At the heart of our project lives a robot with the sole purpose of defending the reactor at all costs.
Our team decided we wanted the robot to be small-scale, have poseable features, and look distinctly non-human. Because of these goals and my personal strengths with CAD, I decided our best plan of action was to digitally model the robot and print it using the PLA printers on campus. Using Connor’s beautiful concept art, I set out to CAD our bot in Fusion 360 – a program chosen due to its prowess with sharp edges and dimensionally driven modeling.
The robot went through three versions: the first was a very basic, solid model with no overhangs or cavities – perfect for 3D printing. The second was created after taking suggestions from the team and deciding that negative space would make the bot look more aesthetically pleasing and less blocky. The third and final version was given hands, scaled up to our desired size, and segmented so that its pieces could fit on the printer beds. The robot was split into 18 parts spread across 6 prints. Once I had the files sliced and exported to gcode, all that was left to do was turn over a flash drive and pick up the part in the morning.
At least, that was the plan. Murphy’s Law in its infinite inconvenience took the reigns and caused all 6 of my prints to fail at least once due to printer issues beyond human control. The prints which should’ve taken a few days to print took a full week, and it would’ve been more if it weren’t for the ever-convenient laser cutter. Scrambling in the final 10 minutes of the maker space’s operating hours, I was able to cut the parts I needed. I finally had all the parts I needed to build the torso, with the parts for the head and the hands only a day away.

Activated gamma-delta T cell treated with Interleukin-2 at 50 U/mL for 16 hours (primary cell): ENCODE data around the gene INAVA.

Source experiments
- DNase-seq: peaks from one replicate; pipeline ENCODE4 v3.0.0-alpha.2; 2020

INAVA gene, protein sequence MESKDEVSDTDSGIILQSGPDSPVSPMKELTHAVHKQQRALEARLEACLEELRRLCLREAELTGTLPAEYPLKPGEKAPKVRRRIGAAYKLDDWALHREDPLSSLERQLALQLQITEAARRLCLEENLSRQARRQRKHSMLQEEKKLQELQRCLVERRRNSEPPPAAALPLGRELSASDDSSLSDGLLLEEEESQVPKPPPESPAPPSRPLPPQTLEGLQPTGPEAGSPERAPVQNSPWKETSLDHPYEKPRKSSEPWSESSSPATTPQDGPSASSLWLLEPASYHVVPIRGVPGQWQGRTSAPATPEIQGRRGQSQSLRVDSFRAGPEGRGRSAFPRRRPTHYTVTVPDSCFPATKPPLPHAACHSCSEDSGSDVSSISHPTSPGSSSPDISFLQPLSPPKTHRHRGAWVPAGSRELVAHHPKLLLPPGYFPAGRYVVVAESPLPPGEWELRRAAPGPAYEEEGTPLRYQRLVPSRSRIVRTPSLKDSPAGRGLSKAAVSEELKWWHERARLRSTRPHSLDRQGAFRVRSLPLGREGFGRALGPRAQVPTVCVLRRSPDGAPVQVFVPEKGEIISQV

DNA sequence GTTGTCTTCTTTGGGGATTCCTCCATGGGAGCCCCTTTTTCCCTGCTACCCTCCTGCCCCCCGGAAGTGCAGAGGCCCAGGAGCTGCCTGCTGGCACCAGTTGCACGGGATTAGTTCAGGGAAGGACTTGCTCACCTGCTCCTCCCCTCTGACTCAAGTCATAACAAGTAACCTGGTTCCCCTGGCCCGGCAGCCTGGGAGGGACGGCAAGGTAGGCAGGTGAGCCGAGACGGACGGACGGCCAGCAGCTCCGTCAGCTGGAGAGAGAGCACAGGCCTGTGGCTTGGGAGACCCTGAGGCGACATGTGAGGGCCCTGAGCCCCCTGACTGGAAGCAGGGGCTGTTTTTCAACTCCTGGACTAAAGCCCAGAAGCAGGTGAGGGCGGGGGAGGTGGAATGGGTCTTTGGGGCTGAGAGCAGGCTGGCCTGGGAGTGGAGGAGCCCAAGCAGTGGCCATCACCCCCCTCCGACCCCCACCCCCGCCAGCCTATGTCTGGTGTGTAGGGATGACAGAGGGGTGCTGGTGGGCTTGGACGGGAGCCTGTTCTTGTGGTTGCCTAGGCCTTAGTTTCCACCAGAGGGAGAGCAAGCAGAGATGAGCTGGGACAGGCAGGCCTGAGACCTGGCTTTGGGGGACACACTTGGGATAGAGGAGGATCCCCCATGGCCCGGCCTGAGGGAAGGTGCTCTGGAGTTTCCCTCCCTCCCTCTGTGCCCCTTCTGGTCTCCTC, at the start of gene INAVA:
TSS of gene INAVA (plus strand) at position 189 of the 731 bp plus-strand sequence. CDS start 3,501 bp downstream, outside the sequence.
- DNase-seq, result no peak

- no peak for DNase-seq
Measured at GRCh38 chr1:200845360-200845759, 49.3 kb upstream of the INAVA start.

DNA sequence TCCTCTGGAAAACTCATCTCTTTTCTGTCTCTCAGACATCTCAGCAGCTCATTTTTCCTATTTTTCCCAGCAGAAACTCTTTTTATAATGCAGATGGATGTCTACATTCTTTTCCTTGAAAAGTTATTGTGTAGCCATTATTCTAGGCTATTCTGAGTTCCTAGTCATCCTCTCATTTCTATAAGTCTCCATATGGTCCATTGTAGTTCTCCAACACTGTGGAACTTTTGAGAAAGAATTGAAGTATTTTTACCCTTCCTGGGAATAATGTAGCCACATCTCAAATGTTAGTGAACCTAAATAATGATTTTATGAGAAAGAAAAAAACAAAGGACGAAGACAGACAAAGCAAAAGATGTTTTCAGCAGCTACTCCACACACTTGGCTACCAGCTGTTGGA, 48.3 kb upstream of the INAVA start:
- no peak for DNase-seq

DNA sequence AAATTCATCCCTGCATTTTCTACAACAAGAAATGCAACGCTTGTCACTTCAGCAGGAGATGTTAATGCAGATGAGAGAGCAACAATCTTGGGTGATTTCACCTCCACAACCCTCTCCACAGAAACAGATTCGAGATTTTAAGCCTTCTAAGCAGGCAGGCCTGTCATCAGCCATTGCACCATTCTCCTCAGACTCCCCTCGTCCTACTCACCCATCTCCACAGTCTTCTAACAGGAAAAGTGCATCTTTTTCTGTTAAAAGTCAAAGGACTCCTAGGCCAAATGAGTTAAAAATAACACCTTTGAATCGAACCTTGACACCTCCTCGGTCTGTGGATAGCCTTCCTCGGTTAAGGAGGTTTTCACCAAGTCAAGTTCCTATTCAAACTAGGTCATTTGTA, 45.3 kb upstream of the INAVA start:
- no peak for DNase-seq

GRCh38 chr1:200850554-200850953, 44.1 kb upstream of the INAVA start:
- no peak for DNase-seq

So, what did I learn from this? For one, rapid prototyping is a general term. As wonderful a tool as 3D printing is, it is not excessively quick when the parts you are printing are the bottleneck for the rest of the project. If you have other parts to create and assemble while the printer is making your parts for you, its absolutely wonderful and work gets done twice as fast. However, having to CAD the entire project, then print the pieces, then reprint the failed ones, and only after every piece is done start assembling is a long process that can leave the designer feeling powerless. At the end of the day, I think the biggest takeaway is that to make an entirely unique design and turn it into something physical without outsourcing to expensive craftsmen, 3D printing is the quickest, most flexible, and least attention consuming process available to us now, but a dependence on 3D printing alone can leave a project team on edge, as the outcome of the print is completely out of their hands once they start printing.